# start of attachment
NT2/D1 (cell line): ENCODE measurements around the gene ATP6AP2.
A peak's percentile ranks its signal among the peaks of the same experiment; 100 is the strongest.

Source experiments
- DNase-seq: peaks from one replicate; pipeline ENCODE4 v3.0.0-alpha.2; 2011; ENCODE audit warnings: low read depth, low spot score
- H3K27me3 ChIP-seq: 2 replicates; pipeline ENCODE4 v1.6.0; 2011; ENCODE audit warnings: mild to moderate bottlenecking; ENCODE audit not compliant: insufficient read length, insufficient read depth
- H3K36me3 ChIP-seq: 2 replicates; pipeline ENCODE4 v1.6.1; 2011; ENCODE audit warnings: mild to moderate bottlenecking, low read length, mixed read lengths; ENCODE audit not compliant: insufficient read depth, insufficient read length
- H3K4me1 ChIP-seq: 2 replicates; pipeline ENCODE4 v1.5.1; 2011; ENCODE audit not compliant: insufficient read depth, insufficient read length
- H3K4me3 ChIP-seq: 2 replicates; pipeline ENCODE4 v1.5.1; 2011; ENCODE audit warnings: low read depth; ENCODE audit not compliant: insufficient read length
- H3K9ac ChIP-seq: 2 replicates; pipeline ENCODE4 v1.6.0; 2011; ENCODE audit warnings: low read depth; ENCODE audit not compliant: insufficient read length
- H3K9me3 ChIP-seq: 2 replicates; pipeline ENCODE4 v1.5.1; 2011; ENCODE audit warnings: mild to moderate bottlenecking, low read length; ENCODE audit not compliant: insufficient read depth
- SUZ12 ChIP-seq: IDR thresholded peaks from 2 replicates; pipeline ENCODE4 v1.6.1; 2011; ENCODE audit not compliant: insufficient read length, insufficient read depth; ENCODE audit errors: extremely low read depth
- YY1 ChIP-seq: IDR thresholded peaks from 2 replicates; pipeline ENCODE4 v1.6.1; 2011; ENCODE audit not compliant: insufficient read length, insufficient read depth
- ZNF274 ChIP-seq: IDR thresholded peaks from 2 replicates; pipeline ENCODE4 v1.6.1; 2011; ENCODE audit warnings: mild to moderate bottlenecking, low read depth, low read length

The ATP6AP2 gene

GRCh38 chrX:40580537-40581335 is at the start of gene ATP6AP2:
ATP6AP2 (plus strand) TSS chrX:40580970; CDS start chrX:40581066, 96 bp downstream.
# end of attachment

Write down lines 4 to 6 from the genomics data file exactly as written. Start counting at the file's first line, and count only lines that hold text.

- DNase-seq: peaks from one replicate; pipeline ENCODE4 v3.0.0-alpha.2; 2011; ENCODE audit warnings: low read depth, low spot score
- H3K27me3 ChIP-seq: 2 replicates; pipeline ENCODE4 v1.6.0; 2011; ENCODE audit warnings: mild to moderate bottlenecking; ENCODE audit not compliant: insufficient read length, insufficient read depth
- H3K36me3 ChIP-seq: 2 replicates; pipeline ENCODE4 v1.6.1; 2011; ENCODE audit warnings: mild to moderate bottlenecking, low read length, mixed read lengths; ENCODE audit not compliant: insufficient read depth, insufficient read length